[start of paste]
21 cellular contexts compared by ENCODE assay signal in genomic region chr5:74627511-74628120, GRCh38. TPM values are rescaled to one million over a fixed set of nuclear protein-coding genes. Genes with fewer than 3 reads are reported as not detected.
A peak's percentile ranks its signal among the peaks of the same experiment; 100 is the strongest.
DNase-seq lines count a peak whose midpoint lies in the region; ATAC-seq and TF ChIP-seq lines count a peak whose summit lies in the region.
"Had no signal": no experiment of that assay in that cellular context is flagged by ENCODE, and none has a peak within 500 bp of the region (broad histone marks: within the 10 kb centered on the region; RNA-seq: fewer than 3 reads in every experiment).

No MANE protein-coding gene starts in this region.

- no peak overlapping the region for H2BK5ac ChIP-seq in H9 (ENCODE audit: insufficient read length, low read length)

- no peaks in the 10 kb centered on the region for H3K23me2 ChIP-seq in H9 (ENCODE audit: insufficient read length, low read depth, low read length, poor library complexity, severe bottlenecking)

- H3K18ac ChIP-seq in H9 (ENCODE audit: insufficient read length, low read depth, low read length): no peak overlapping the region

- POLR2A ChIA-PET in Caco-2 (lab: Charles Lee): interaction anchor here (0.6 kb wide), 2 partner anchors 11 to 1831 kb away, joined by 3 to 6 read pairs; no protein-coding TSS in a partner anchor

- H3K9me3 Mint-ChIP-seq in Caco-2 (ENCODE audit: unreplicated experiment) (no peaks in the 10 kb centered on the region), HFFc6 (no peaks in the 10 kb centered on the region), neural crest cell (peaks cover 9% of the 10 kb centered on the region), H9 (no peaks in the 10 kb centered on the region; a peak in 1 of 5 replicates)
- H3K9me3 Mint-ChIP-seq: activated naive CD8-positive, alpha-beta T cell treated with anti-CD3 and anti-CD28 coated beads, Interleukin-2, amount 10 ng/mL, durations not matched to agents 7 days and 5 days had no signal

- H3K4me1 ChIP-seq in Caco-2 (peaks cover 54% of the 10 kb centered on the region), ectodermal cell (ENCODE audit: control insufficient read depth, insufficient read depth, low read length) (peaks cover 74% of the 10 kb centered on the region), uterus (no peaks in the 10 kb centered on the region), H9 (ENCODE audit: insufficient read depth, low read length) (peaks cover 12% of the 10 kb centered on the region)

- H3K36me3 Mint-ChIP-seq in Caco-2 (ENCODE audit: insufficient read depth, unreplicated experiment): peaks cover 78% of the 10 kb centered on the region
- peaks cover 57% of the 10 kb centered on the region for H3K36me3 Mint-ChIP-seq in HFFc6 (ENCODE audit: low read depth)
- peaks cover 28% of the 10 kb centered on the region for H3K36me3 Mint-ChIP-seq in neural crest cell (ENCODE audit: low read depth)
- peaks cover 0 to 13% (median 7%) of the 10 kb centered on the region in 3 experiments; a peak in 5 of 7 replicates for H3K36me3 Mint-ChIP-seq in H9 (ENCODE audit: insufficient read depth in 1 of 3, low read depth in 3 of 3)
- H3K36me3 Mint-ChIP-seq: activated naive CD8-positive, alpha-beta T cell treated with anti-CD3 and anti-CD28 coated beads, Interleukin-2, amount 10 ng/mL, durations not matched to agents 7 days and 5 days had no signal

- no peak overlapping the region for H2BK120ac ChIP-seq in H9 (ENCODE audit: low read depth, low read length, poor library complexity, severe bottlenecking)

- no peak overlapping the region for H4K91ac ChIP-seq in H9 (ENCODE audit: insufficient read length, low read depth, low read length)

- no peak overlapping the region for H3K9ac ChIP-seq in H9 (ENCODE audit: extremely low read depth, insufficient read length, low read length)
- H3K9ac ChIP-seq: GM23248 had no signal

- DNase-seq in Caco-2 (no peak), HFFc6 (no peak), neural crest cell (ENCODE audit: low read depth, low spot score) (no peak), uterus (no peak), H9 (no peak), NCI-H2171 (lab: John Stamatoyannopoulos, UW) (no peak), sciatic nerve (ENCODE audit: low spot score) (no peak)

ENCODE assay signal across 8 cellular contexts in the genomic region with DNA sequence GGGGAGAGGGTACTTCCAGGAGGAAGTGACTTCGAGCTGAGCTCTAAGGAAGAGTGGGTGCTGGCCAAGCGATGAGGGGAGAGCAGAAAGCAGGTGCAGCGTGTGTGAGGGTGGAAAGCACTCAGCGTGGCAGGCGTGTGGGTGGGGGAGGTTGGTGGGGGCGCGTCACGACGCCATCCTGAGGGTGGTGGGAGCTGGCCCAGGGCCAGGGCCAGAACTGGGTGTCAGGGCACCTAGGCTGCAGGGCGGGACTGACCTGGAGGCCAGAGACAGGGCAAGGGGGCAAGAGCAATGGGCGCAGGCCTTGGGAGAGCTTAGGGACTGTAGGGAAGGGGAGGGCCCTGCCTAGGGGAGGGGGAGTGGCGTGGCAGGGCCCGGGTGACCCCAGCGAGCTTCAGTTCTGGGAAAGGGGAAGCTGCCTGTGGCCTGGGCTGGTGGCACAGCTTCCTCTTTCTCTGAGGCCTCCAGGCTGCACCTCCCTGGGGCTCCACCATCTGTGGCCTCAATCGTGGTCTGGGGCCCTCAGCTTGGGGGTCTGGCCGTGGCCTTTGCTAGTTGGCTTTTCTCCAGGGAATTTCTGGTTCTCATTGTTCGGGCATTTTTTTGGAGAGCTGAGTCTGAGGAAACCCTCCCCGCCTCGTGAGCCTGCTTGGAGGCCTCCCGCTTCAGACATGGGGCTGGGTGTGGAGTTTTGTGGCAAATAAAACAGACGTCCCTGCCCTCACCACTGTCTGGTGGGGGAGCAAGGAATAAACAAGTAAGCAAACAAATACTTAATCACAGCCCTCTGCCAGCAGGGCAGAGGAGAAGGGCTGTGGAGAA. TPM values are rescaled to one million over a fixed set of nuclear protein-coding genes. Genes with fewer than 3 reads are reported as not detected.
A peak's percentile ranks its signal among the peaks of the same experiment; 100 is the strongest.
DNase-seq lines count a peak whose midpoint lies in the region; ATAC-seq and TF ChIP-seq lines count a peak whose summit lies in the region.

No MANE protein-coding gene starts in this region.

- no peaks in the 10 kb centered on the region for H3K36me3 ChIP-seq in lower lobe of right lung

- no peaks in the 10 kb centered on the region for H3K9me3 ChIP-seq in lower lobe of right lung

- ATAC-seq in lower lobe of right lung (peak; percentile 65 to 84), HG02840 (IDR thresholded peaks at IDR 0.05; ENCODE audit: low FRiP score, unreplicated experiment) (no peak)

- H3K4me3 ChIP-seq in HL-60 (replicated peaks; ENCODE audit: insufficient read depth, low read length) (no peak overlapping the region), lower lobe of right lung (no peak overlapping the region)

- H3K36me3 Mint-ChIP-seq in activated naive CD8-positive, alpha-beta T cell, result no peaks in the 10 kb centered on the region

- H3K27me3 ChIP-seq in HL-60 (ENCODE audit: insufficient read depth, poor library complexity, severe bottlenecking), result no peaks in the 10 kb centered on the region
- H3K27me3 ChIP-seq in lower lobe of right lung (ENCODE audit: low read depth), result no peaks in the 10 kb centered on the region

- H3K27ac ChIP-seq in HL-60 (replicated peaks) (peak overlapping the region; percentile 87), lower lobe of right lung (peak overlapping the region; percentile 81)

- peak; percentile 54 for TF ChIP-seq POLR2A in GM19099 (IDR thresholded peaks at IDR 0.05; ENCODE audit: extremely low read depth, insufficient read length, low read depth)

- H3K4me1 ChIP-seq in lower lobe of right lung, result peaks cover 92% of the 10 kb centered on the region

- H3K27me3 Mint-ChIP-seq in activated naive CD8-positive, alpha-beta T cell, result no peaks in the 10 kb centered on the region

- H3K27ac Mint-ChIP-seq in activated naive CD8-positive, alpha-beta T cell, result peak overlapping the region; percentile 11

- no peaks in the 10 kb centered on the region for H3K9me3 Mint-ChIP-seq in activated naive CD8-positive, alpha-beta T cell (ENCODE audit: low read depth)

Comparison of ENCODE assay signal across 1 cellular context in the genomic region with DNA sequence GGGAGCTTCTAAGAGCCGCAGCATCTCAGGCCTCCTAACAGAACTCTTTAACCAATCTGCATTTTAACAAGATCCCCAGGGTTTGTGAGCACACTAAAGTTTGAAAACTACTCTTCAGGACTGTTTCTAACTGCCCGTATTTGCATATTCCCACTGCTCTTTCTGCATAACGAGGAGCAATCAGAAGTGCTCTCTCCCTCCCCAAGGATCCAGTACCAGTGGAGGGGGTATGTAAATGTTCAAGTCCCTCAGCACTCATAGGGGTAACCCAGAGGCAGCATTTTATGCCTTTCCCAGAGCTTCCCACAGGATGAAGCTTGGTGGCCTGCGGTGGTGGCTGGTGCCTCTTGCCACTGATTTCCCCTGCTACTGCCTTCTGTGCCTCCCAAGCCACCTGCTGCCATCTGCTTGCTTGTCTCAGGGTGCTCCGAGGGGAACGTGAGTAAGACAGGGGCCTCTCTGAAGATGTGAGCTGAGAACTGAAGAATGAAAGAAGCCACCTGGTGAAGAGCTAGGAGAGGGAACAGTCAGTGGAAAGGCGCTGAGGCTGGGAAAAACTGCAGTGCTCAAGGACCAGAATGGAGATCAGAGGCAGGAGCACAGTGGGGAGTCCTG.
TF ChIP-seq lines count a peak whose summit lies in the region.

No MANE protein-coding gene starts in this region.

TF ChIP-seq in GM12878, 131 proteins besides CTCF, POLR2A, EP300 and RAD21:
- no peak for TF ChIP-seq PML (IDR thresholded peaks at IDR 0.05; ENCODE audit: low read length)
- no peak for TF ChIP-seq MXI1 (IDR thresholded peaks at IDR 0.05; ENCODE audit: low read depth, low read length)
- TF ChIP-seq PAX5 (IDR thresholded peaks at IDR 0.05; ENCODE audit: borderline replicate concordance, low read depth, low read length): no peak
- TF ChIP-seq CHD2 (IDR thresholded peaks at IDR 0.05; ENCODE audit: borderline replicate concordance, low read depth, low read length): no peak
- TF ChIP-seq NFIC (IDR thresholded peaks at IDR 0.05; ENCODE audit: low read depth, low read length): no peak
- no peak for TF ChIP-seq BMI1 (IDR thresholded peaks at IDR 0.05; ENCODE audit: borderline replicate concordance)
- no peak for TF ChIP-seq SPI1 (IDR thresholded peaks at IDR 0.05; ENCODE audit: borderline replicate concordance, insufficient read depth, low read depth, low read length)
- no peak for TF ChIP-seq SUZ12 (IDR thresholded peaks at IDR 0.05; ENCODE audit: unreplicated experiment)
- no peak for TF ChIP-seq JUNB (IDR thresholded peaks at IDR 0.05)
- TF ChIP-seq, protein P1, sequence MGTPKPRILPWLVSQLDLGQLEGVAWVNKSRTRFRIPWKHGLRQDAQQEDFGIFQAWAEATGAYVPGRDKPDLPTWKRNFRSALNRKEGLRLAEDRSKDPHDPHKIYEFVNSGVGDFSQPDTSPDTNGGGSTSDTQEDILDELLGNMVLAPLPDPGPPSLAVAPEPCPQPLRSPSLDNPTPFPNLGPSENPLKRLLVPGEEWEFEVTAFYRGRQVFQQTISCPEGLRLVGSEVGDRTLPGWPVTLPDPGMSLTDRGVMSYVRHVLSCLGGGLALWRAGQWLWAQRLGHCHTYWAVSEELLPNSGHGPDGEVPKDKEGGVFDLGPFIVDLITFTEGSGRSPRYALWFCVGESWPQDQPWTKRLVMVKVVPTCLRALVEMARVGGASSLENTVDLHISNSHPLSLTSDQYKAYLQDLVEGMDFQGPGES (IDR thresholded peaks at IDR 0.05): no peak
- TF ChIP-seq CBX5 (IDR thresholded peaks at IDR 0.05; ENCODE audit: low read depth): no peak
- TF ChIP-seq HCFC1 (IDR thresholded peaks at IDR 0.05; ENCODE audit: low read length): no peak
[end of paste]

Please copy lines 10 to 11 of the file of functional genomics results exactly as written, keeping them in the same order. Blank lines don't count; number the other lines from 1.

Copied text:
- H3K9me3 Mint-ChIP-seq in Caco-2 (ENCODE audit: unreplicated experiment) (no peaks in the 10 kb centered on the region), HFFc6 (no peaks in the 10 kb centered on the region), neural crest cell (peaks cover 9% of the 10 kb centered on the region), H9 (no peaks in the 10 kb centered on the region; a peak in 1 of 5 replicates)
- H3K9me3 Mint-ChIP-seq: activated naive CD8-positive, alpha-beta T cell treated with anti-CD3 and anti-CD28 coated beads, Interleukin-2, amount 10 ng/mL, durations not matched to agents 7 days and 5 days had no signal